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Medical Review Board: Conflict of Interest?

By Melissa Theriault
OOIDA associate director of government affairs

 

I am sure most of Land Line’s readers have heard or read about the Body Mass Index and how it could affect drivers’ future medical certifications, but that is only the most egregious of a whole host of issues that is coming out of the Federal Motor Carrier Safety Administration’s Medical Review Board.

The Medical Review Board, composed of five practicing physicians, will be advising the transportation secretary and the FMCSA administrator on changes to the medical qualification requirements for commercial motor vehicle operators.

The board was established in the current highway authorization bill, SAFETEA-LU, and tasked FMCSA to update the medical qualification standards for drivers.

There are already medical certification requirements for commercial drivers just as there are for pilots and vessel masters. Pilots are subjected to the most robust of these minimum physical requirements.

Unfortunately for drivers, the five physicians on the Medical Review Board are practicing physicians and have a monetary stake in their task. When they look at drivers, they see ATMs.

The board is reviewing every aspect of health and recommending that only the drivers in the best of health be certified and that all other drivers be classified as unqualified or, more likely, conditionally certified. Conditional certification requires drivers to visit their doctors on a more frequent basis and take more tests – lining the pockets of the physicians with dough. It is a racket.

It will be easy for physicians to find health problems using substantial qualification standards, especially if they are looking for them. A host of people involved in the board meetings have motives that will cost drivers where it hurts – in their pockets. Physicians on the board and attending the meetings want drivers to take more medical tests and visit their doctors’ offices more frequently.

Also attending these meetings are salesmen, usually called consultants, who are trying to sell their latest gadget or pills as a mandatory fix to some of these requirements – at the expense of the driver.

For example, a driver will be classified as unqualified to drive by a physician, but can qualify for conditional certification if the driver buys additional equipment or drugs from a supplier to address the diagnosis and see a physician on a frequent scheduled basis. The medical suppliers and physicians make out like bandits.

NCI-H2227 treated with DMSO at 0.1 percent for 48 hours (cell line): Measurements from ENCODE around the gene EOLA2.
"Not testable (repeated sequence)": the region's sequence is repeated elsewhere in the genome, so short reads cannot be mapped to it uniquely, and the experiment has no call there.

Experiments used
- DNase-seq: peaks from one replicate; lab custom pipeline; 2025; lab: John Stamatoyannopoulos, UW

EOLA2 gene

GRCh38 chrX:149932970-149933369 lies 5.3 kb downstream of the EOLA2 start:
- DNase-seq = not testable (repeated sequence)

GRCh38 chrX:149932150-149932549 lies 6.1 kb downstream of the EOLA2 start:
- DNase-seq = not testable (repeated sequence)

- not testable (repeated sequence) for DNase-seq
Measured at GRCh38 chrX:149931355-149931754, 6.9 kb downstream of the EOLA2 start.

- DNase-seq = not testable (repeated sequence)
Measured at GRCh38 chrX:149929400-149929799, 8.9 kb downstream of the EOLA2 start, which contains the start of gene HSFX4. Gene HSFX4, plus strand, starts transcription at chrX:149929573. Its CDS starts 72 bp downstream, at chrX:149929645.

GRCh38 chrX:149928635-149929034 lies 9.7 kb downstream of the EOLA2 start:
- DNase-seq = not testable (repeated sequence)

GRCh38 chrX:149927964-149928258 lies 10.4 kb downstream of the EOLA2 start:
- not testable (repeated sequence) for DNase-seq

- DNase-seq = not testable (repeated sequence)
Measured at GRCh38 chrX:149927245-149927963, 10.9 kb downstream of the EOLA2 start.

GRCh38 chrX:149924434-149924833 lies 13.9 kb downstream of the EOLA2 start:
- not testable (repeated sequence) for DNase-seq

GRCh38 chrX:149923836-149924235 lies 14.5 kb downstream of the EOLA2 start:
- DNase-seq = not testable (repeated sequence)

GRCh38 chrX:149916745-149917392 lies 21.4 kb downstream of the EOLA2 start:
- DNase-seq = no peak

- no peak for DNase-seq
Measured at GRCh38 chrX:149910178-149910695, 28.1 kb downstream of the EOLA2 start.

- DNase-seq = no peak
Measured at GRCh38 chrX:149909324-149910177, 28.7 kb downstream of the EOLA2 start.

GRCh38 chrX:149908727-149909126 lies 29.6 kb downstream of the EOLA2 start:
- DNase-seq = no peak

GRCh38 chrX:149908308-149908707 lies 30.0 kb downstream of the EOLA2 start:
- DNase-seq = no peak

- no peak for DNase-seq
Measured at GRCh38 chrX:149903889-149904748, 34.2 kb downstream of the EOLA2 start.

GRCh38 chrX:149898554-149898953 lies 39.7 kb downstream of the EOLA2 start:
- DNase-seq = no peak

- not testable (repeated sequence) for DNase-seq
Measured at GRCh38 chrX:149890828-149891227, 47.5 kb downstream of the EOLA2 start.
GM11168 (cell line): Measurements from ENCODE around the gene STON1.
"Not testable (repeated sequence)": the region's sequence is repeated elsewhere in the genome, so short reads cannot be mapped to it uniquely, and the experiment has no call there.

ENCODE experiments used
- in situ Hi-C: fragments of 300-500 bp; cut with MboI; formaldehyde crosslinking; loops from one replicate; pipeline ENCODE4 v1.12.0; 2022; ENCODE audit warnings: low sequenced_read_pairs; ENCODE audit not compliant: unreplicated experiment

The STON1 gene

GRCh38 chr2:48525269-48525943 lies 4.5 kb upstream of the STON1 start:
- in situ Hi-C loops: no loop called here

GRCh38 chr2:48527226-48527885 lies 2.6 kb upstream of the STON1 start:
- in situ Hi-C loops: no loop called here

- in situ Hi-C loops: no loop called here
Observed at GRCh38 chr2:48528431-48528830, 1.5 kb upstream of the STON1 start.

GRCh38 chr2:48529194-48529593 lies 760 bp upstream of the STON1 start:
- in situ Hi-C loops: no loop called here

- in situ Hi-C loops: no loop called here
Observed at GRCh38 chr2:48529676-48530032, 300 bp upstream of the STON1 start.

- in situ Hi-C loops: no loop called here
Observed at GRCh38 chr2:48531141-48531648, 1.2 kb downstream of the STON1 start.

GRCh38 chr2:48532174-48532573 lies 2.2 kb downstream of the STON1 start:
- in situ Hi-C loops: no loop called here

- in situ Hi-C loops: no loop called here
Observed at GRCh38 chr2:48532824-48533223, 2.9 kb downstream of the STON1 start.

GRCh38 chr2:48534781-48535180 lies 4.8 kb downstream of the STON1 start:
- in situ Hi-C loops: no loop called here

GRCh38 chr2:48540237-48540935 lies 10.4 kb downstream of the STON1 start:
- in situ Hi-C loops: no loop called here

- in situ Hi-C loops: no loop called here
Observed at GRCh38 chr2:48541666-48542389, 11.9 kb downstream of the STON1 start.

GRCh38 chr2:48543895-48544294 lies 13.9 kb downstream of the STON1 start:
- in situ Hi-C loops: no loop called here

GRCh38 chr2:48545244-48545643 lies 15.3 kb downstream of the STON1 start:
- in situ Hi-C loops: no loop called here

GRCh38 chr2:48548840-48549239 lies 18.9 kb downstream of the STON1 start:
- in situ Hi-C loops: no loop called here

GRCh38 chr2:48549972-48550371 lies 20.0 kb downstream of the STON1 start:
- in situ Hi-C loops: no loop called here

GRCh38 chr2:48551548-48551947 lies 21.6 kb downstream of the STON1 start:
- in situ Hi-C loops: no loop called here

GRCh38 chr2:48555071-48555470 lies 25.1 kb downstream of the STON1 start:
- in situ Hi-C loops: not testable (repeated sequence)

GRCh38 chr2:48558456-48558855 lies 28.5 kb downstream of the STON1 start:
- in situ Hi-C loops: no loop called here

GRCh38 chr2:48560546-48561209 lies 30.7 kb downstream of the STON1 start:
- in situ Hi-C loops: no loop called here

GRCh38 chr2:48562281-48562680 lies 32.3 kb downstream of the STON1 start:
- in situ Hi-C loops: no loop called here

And let’s not forget about the big trucking companies. They are supporting these certification recommendations. Big trucking companies view these recommendations as a way to get more experienced – and therefore more expensive – drivers off the road.

Let’s face it, the driver pool is aging, and with age comes some wear and tear to the body. Big trucking companies want to take advantage of that and kick out the safer, more experienced drivers because it helps their bottom lines. They won’t have to pay the higher wages to the younger drivers, and the health benefits are cheaper, too.

The Medical Review Board is scheduled for more public meetings addressing yet more medical qualifications before they report to the secretary with their recommendations. At that point there will be a notice in the Federal Register for public comment on the new medical qualifications.

OOIDA will be present and vocal in advocating on behalf of drivers, especially on some of the more egregious recommendations. That being said, this is an issue that affects the livelihood of all drivers in varying degrees. You are your best advocate. When the call for public comment is made, you should let DOT know how the new requirements will affect how you do business. More information is available at mrb.fmcsa.dot.gov. LL

 

melissa_theriault@ooida.com

Editor’s note: In the July issue, Staff Writer Charlie Morasch will analyze FMCSA’s Medical Review Board’s argument for instituting a Body Mass Index exemption.